Neuroimaging

Neuroimaging
   The radiological imaging of the brain is important because it occasionally permits the linking of psychiatric symptoms to underlying brain lesions. Neuroradiology: plain film studies of the skull and spine (from 1896). This story begins with the earliest days of x-ray as young Harvey Cushing (1869–1939), later pioneer neurosurgeon but at the time a house officer at Johns Hopkins University, produced in 1896 a radiograph of the cervical spine of a patient who had just been shot in the neck. Yet, the major figure of the "plain film" era was the Viennese physician Arthur Schüller (1874–1957), who coined the term "Neuro-Roentgenologie" and in 1912 wrote the standard text, Röntgendiagnostik der Erkrankungen des Kopfes, translated into English in 1918 as Roentgen Diagnosis of Diseases of the Head. Air encephalography, or ventriculography (from 1918). Because air casts a different radiographic shadow than either bone or soft tissue, injecting air as a contrast medium into the space around the spinal cord—and thence into the ventricles of the brain—may be used to illuminate lesions in the central nervous system. The Johns Hopkins neurosurgeon Walter Edward Dandy (1886–1946) first described this procedure in 1918 in the Annals of Surgery, useful as a means of spotting brain cancer. (In 1919, in the same journal, Dandy used air actually to outline the shape of the brain [encephalography].)
   In psychiatry, pneumoencephalography in the investigation of chronic schizophrenic patients was initiated by two psychiatrists—Walter Jacobi (1889–1937) and H.Winkler—at Stadtroda mental hospital near the university town of Jena; it was Hans Berger, professor of psychiatry in Jena (the inventor of electroencephalography), who instigated the investigation. In an article in 1927 in the Archive of Psychiatry and Nervous Diseases (Archiv für Psychiatrie und Nervenkrankheiten), the authors found the patients’ ventricle systems somewhat enlarged. During the years, pneumoencephalography produced many such hints of the organicity of major psychiatric illness, especially of cerebral atrophy in chronic schizophrenia (but because the studies were uncontrolled, one could not say for sure). A landmark study was Gerd Huber’s (1921–) 1957 monograph, Pneumoencephalography and Psychopathology in the Endogenous Psychoses (Pneumencephalographische und psychopathologische Bilder bei endogenen Psychosen). In 1966, Peter Brett Storey (M.B. 1953) at St. George’s Hospital in London carried out the first controlled study of chronic schizophrenia using lumbar air encephalography. Reported in the British Journal of Psychiatry, he was unable to settle the question whether schizophrenics had atrophy or not. (See Schizophrenia: Recent Concepts.)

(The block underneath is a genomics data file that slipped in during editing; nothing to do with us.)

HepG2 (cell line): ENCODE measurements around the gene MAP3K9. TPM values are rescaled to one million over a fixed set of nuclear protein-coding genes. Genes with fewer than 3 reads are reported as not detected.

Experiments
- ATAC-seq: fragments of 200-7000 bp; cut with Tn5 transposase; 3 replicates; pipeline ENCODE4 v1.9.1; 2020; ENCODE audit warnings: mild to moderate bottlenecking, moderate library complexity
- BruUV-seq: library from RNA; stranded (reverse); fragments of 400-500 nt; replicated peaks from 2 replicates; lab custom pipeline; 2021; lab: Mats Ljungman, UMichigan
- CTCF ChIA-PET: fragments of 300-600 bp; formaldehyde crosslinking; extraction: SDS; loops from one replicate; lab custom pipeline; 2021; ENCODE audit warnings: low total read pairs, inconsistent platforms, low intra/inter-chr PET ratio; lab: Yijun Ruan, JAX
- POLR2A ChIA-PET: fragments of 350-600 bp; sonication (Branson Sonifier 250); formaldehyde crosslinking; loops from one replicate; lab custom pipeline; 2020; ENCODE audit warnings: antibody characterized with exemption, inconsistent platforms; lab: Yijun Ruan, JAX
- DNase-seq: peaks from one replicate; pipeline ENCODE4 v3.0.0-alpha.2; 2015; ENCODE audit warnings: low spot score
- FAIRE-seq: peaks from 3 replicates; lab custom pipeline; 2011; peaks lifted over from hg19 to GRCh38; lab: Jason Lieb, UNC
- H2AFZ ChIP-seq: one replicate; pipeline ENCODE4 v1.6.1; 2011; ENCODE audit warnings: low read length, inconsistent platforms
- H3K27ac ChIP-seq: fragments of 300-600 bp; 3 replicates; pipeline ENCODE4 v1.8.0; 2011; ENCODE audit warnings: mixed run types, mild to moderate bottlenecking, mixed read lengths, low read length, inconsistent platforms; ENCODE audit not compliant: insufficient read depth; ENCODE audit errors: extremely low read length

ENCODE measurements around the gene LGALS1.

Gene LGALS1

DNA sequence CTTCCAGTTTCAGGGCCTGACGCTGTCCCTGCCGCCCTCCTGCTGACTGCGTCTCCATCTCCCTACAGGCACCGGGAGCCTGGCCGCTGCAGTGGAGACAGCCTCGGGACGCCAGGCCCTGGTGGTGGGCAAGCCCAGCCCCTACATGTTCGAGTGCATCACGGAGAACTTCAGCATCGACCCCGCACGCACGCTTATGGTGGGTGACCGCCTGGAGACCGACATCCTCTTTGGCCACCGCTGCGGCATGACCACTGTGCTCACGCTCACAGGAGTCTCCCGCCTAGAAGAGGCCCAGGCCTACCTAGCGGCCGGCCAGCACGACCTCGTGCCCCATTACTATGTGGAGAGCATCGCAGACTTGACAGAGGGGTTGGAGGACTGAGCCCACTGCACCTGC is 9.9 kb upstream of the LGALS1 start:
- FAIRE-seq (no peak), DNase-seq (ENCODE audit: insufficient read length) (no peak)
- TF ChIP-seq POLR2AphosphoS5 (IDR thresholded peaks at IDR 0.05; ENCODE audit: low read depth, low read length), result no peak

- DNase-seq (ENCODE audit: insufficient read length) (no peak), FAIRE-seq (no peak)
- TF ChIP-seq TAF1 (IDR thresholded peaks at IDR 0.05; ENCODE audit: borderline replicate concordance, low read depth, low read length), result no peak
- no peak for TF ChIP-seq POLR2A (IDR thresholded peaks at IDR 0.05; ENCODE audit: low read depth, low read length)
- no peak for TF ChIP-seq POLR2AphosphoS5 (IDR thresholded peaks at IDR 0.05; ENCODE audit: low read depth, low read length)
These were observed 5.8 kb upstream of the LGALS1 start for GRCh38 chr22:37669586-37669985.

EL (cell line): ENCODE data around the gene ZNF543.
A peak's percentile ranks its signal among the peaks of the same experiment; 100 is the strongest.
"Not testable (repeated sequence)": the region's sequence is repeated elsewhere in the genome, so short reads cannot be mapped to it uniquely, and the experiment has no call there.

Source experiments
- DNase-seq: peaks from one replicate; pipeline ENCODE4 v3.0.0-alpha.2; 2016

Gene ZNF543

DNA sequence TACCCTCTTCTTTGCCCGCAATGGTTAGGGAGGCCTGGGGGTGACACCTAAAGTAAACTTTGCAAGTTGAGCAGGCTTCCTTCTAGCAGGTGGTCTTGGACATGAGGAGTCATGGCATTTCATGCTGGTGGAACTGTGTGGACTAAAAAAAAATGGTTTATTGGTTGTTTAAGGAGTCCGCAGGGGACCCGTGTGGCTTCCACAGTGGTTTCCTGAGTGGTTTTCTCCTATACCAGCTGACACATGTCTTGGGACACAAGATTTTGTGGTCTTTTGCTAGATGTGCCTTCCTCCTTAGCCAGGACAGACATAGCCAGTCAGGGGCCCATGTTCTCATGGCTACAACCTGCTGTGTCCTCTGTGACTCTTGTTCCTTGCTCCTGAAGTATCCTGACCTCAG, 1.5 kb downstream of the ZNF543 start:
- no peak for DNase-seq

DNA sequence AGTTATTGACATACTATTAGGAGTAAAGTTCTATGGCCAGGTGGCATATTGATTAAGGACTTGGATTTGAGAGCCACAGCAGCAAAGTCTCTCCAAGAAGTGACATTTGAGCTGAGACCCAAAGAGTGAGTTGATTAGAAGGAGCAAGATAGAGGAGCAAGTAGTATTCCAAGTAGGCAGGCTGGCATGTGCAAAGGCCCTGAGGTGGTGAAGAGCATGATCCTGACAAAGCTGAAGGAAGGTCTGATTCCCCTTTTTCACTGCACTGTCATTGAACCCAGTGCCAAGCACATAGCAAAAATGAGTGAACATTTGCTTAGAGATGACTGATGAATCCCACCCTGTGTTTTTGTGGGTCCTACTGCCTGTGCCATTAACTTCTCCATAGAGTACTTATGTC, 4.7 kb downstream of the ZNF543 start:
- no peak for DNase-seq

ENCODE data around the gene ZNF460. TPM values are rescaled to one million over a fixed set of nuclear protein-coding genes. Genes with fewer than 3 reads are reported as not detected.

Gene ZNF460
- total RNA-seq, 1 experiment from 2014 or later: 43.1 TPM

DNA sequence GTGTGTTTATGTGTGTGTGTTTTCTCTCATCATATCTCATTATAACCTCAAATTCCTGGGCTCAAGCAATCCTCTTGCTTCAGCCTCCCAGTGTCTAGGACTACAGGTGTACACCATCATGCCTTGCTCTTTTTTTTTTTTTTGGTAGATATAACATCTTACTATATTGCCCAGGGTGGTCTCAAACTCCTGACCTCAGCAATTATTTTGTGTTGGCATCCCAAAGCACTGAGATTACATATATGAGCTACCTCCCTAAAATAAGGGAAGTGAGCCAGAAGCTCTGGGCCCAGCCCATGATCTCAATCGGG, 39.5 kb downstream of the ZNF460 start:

Carotid arteriography (1927). Concerned at the risks to the patient of introducing air into the brain, as well as the inexactness of the air images, in 1927 Lisbon neurologist Egas Moniz (1874–1955), known also for having begun the practice of leukotomy (see Lobotomy) a few years later, proposed in the Revue neurologique the injection of a contrast medium (sodium iodide) directly into the internal carotid arteries (which pass up through the neck to become the brain’s main blood supply). As neuroradiology historian Ronald Eisenberg explains, "The procedure involved making two permanent scars, one on each side of the neck, unpleasant stigmata particularly for an attractive woman to carry for the rest of her life, especially if the investigation proved negative" (Radiology, p. 338).
   Radionuclide brain scanning (1948). As part of a continuous effort to localize brain tumors more precisely, George E. Moore (1920–), a young surgeon serving in Minneapolis a fellowship in the Public Health Service, conceived the idea of tagging a radioactive substance to the compound fluorescein (which seemed to show a certain affinity for tumors), injecting it into the brain, then using a Geiger counter to see if it was taken up selectively by brain tumors. It worked, and the research, published in Science in 1948, represented the beginning of the kind of radioactive neuroimaging that would later prove a boon to psychiatry.
   Measurement of cerebral blood flow (1948). If psychiatric illnesses might be localized to various areas of the brain, one way to identify those metabolically more (or less) active areas would be to measure regional differences in cerebral blood flow (CBF). This entire concept of measuring CBF was initiated by two physiologists who later stood quite close to psychiatry, Seymour Kety (1915–2000) and Carl Frederic Schmidt (1893–1988), who in an article in 1945 in the American Journal of Physiology used nitrous oxide to evaluate overall CBF. In 1948 in the American Journal of Psychiatry, these two researchers, together with others, discussed their use of the nitrous oxide technique to ascertain if schizophrenic patients’ overall CBF differed from that of controls: It did not. (See Barbiturates: restorative effects in schizophrenia [1948].) Later technology for measuring CBF improved upon the Kety–Schmidt technique mainly in using radioactive xenon gas.
   The availability of computers, plus the ability to produce nuclides with a cyclotron, transformed neuroimaging in the 1960s and after. The new technology may be divided between devices that illuminated brain structure as opposed to function. (See Schizophrenia: Recent Concepts: Weinberger [1986].)